Successful Snow Goose Hunting
The first Spring Snow Goose Hunting conservation order seasons will open in around a week. For those of us that chase snow geese, we know the battle that is about to insue against mud, hundreds, if not thousands of decoys, and the goose that can be so stupid yet so smart. It’s an obsession that a lot can’t relate to. Why spend hours setting up decoys in the mud with the possibility of just shooting a few birds? It’s about seeing one of the most amazing sights in waterfowl hunting; thousands of birds screaming with wings locked straight up from you. To get to that point in the hunt, much care and work has to be done. Here are a few waterfowling tips for increasing your odds this snow goose hunting season.
As with any waterfowl hunting, you have to be hidden. It’s one thing to fool a flock of 15 ducks or Canada geese, it’s another to stay hidden from hundreds or thousands of snow geese. In past years, we’ve always used layout blinds. We pack decoys and fliers around the blinds in order to break up their outline and use as much brush from the field as we can find. This year, we are going to give white suits a try. Whether it be white tyvek painter suits or white sweatpants and hoodies, wearing white will help you blend in with the decoys. It may not be as comfortable and warm as a layout blind, but it’ll increase your odds at getting snow geese in close.
2. Decoy Setup
We’ve tried every pattern in the book and studied tons of geese feeding in fields. We feel the best way to arrange your spread is as random as possible. There’s no one right way to do. What works today, will not tomorrow. The only mainstay is having a large concentration of decoys on the upwind side of the spread. Snow geese are aggressive feeders and are constantly fighting to get to the next available chunk of food. The thickest group of birds is going to be at the leading edge. What you do with the rest of the decoys is up to you. We space some out while we pack others in at random. String some lines of geese downwind and add a couple small groups off to the sides. You can leave a kill pocket or not. Most of the time when you see snow geese landing on other snow geese, they find whatever room they can find and drop in wherever or they’ll land ahead of all of them to get to the fresh food.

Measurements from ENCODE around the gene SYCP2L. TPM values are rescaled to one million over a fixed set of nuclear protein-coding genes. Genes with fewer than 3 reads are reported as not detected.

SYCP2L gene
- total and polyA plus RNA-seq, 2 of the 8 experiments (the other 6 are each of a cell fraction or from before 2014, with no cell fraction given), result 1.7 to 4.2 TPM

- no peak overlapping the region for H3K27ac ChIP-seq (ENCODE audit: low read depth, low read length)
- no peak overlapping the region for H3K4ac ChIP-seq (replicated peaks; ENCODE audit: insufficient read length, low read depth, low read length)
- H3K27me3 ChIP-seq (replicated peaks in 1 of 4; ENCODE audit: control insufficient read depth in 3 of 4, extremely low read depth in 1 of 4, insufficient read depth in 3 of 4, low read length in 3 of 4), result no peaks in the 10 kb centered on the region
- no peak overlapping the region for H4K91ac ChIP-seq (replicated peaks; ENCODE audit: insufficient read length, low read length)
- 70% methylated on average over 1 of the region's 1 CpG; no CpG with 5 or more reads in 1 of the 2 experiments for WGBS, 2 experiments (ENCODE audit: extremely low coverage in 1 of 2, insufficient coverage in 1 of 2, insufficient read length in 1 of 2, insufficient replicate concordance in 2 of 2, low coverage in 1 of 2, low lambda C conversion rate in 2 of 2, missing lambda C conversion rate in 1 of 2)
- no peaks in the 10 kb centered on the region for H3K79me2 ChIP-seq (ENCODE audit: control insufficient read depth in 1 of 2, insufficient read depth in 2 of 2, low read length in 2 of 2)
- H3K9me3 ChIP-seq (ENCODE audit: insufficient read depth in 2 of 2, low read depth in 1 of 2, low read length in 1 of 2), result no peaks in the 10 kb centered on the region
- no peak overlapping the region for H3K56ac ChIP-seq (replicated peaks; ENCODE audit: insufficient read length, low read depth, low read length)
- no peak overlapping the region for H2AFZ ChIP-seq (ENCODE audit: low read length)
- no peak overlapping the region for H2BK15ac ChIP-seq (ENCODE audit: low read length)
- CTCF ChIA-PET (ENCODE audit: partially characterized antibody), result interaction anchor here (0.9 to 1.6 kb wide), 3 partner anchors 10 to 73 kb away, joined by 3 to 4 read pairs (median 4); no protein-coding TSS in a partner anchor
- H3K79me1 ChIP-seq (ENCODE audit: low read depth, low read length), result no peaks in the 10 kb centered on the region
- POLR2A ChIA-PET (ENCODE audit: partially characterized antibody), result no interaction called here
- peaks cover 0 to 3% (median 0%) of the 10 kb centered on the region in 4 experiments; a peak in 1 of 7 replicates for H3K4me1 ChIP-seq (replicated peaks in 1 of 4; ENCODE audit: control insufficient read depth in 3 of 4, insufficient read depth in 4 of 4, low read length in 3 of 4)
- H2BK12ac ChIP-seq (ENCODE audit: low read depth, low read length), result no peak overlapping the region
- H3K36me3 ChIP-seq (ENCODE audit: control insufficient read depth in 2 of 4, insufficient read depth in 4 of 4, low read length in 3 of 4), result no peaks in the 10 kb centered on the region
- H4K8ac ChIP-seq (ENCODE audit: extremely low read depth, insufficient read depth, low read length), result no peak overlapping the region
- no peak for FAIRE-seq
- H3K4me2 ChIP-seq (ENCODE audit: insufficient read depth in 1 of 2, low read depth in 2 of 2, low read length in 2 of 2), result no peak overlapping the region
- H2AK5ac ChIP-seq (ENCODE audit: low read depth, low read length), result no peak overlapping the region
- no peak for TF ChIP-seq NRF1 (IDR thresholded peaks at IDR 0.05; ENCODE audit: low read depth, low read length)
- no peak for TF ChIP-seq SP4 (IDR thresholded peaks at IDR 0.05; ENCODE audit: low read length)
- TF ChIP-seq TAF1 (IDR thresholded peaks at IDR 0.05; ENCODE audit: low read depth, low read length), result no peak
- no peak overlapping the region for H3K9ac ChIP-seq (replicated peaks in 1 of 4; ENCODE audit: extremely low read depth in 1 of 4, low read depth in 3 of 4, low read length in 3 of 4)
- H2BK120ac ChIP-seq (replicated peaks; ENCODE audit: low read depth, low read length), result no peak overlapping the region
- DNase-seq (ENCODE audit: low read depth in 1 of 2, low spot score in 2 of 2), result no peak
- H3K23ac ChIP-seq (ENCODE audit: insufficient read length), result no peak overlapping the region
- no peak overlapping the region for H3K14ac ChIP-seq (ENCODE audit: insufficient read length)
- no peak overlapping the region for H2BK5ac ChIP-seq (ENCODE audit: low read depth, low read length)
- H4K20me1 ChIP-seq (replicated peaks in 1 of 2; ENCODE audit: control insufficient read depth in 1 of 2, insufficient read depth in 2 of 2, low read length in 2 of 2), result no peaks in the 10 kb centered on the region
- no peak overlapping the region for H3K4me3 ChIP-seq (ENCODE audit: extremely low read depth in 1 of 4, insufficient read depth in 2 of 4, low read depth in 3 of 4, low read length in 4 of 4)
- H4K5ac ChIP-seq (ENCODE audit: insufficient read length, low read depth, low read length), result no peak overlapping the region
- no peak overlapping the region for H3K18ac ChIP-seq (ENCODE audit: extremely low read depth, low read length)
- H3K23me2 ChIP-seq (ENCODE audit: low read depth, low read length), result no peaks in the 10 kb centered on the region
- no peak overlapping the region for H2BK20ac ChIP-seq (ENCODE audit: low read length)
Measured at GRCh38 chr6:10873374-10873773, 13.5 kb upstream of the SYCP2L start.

3. Don’t be Greedy
In our first few years of chasing snow geese, we got mesmerized with the large groups of birds tornadoing down onto our decoy spread only to wait too long and only shoot a couple birds. We quickly learned to take the first opportunity given. Chances are, you’re not going to get the entire group in range. If 6 birds drop out lower then the rest, take them! Granted, every once in a while it might pay to be patient, but more often than not a couple birds will pick up on something and the rest will follow. Don’t give them the chance to leave if they’re in range.
The use of electronic calling is allowed during the conservation order seasons. The most effective e-caller has clear, crisp audio, and multiple speakers. Arrange the speakers so that the audio covers the entire spread. Ideally, you have at least 4 speakers where you can point them in all directions increasing your odds of drawing the attention of distant flocks. In a perfect world, you have more than four allowing you to cover your spread and put a couple pointing up or a separate mp3 player on a couple other speakers allowing you to run a different track. Snow goose audio track are layered. Being able to layer a couple layered tracks creates all sorts of different sounds coming from your spread!
We’ve chased the “X” for years only to be burned many times. Often times, snow geese will not return to the field they were feeding in the prior morning or afternoon. They feed so aggressively and in such large numbers, they can exhaust a food source very quickly. What we do it look for the most used flight line or an area with multiple groups on the ground. They might not return to the same fields, but chances are they’ll be back in the same area. Being setup in that area will definitely increase you odds of putting down good numbers of snow geese. If you can’t find multiple groups on the ground, you can at least see where the most geese are flying over. The more geese you can be under, the more that will make mistakes!
It takes an incredible amount of work to be successful in snow goose hunting. Short nights, ankle deep mud, and having to set 10’s of dozens of decoys deter many from snow goose hunting, but some many of us, it’s the point in the waterfowl season we look forward to the most!